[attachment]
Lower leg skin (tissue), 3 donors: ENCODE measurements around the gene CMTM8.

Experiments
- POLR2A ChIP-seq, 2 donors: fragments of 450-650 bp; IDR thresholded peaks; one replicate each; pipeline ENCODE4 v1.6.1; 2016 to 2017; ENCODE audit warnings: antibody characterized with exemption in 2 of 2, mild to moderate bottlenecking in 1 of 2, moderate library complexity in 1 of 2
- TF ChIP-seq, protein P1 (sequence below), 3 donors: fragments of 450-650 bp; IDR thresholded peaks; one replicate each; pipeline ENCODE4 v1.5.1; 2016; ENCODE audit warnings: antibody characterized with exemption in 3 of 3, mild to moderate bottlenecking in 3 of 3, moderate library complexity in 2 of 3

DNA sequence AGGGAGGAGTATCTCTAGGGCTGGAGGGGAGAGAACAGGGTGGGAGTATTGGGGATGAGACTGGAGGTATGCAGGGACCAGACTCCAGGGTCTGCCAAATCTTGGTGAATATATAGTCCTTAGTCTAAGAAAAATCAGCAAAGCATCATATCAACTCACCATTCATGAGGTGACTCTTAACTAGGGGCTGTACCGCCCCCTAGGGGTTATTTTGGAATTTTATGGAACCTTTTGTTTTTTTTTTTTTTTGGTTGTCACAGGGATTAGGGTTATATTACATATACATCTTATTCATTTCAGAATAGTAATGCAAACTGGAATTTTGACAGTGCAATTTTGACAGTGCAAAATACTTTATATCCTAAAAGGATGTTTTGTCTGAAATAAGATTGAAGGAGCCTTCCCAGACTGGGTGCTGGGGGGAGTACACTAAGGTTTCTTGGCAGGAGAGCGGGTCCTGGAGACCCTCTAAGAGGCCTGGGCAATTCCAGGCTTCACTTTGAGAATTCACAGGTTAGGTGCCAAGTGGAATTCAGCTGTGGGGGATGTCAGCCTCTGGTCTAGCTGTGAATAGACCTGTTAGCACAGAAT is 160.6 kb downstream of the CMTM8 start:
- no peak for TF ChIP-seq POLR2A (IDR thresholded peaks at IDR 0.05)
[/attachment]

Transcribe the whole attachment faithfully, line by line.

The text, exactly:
Lower leg skin (tissue), 3 donors: ENCODE measurements around the gene CMTM8.

Experiments
- POLR2A ChIP-seq, 2 donors: fragments of 450-650 bp; IDR thresholded peaks; one replicate each; pipeline ENCODE4 v1.6.1; 2016 to 2017; ENCODE audit warnings: antibody characterized with exemption in 2 of 2, mild to moderate bottlenecking in 1 of 2, moderate library complexity in 1 of 2
- TF ChIP-seq, protein P1 (sequence below), 3 donors: fragments of 450-650 bp; IDR thresholded peaks; one replicate each; pipeline ENCODE4 v1.5.1; 2016; ENCODE audit warnings: antibody characterized with exemption in 3 of 3, mild to moderate bottlenecking in 3 of 3, moderate library complexity in 2 of 3

DNA sequence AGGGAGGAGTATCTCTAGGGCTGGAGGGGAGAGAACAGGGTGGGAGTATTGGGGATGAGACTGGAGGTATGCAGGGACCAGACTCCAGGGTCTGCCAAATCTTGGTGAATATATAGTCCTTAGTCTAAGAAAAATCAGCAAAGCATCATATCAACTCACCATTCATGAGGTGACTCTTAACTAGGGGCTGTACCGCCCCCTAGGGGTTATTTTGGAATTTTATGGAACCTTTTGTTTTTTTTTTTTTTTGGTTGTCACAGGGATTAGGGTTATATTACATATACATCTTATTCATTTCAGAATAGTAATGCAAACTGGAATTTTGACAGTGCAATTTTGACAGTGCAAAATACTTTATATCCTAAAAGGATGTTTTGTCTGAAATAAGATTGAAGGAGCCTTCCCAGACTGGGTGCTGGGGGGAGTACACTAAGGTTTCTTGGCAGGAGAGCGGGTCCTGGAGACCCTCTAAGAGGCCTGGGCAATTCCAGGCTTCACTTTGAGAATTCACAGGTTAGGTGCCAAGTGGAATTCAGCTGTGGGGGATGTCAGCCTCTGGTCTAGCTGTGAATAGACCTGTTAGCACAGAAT is 160.6 kb downstream of the CMTM8 start:
- no peak for TF ChIP-seq POLR2A (IDR thresholded peaks at IDR 0.05)